Video: 360° view of Tagong and its surrounds. You can hear the wind blowing in the background.


Prayer wheels line one entire wall of the Laghang monastery. As the faithful laity walks around it, they chalk up more merit by spinning these wheels.


Takes quite a bit of effort to get these wheels rolling. Naturally, the lubrication of choice is Yak fat.


One of Tagong’s hotel/restaurant. This one is facing the town square. The chef seems to be sunning himself in between customers.



It doesn’t look like much but that stuff on the floor is caterpillar fungus or yartsa in Tibetan. Worth its weight in gold, I was told the best quality yartsa can command up to USD18,000 a kilo! Crazy, when you think that it’s just dried mummified caterpillars unlucky enough to be attacked by some microscopic fungus. The ones in the box are already brushed clean while the newly picked ones are on the floor. No prizes for guessing which country is the biggest market for yartsa.

Here’s what wikipedia says about these expensive worms. Fascinating stuff::

In Tibetan, it is known as དབྱར་རྩྭ་དགུན་འབུ་ yartsa gunbu [Wylie: dbyar rtswa dgun ‘bu, “summer herb winter worm”], which is the source of the Nepali यार्शागुम्बा, yarshagumba, yarchagumba. The transliteration in Bhutan is Yartsa Guenboob. It is also known as keera jhar or keeda ghas in India. Its name in Chinese dong chong xia cao (冬虫夏草) means “winter worm, summer grass” (i.e., “worm in the winter, [turns to] plant in the summer”). The Chinese name is a literal translation of the original Tibetan name, which was first recorded in the 15th Century by the Tibetan doctor Zurkhar Namnyi Dorje. In colloquial Tibetan Yartsa gunbu is often shortened to simply “bu” or “yartsa”.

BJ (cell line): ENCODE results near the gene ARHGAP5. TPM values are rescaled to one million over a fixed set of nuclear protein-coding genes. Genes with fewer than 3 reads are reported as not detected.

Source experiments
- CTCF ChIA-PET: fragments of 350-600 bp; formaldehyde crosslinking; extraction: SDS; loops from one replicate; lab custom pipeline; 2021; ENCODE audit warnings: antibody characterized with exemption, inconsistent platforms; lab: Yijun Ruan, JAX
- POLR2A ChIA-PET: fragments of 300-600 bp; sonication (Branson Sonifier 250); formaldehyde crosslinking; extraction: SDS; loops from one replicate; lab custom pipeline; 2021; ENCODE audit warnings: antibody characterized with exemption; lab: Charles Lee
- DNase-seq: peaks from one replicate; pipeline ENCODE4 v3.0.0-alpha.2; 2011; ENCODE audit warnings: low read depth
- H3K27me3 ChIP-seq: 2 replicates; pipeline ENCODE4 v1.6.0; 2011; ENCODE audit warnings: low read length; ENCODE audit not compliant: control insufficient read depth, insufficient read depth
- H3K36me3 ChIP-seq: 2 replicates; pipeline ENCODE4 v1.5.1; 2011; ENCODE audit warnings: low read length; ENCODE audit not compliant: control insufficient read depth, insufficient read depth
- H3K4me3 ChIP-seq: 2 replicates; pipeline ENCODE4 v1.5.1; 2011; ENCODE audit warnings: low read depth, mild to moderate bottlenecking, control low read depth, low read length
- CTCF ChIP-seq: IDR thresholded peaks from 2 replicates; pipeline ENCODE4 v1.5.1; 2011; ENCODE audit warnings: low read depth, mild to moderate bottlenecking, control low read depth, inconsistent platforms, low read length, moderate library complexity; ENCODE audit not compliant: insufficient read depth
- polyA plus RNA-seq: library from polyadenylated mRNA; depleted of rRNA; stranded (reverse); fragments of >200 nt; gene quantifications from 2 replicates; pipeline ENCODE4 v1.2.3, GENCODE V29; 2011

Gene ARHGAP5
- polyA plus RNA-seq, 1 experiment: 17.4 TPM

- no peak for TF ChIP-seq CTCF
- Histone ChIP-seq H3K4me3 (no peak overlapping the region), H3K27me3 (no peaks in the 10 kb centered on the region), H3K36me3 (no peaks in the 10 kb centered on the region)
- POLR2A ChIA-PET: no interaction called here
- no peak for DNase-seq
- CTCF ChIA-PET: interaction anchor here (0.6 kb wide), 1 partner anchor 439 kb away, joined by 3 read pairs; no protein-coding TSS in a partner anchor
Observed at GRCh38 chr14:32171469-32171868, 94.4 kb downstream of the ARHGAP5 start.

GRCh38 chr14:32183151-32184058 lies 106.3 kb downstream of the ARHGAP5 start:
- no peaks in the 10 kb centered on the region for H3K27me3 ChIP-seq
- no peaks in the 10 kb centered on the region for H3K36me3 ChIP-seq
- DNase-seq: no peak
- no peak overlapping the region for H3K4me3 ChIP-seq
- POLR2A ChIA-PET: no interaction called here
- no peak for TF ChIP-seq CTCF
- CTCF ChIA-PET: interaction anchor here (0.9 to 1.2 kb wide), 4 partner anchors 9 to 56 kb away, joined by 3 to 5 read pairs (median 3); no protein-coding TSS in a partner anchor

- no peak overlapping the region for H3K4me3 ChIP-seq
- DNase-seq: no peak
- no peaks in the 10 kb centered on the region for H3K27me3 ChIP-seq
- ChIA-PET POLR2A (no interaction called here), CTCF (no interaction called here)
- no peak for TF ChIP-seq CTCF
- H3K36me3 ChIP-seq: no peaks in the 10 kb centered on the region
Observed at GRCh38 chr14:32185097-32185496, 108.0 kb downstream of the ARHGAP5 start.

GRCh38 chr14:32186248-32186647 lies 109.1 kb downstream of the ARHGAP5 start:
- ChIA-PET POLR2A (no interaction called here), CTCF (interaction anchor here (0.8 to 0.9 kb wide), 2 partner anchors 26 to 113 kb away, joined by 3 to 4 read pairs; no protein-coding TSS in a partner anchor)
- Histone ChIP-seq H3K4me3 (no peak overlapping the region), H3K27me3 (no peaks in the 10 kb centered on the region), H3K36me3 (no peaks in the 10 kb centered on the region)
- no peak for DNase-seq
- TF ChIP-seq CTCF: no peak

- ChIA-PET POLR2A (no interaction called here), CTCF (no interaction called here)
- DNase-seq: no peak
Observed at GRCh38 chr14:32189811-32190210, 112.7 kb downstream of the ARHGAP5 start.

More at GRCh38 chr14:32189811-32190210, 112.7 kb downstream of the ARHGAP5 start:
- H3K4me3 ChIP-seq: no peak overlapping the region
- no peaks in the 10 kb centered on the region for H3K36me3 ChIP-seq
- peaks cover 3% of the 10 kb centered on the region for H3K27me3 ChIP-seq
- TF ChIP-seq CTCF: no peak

The caterpillars prone to infection by the fungus live underground in alpine grass and shrublands on the Tibetan Plateau and the Himalayas at an altitude between 3,000 and 5,000 m (9,800 and 16,000 ft). Spending up to five years underground before pupating, the caterpillar is attacked while feeding on roots. The fungus invades the body of the Thitarodes caterpillars, filling its entire body cavity with mycelia and eventually killing and mummifying it. The caterpillars die near the tops of their burrows. The dark brown to black fruiting body (or mushroom) emerges from the ground in spring or early summer, always growing out of the forehead of the caterpillar. The long, usually columnar fruiting body reaches 5–15 cm above the surface and releases spores.


A vendor with only 3 articles of (fly swatter?) for sale — it can’t be anything else except yak or horsehair.

Nice hat. Exclusively for use by Tibetan monks.

Dusty main street, Tagong.



Butt crack! The ubiquitous split baby pants are everywhere. This little fella has got to feel the cold wind biting his butt.

Off to hard labour. Those stones look pretty hefty to me.

More about Tagong in pt 2…

5 thoughts on “Sichuan Tour. Day 9, 22 May. Tagong, Pt 1

    • Kiat, the monasteries here have no worries abt funds…Tibetans are very generous when it comes to donations…it’s all about gaining more karma. I was in the town’s monastery and inside the inner sanctuary, Yuan notes were everywhere. They simply stuff it here and there… And of course, no one would even think of stealing it.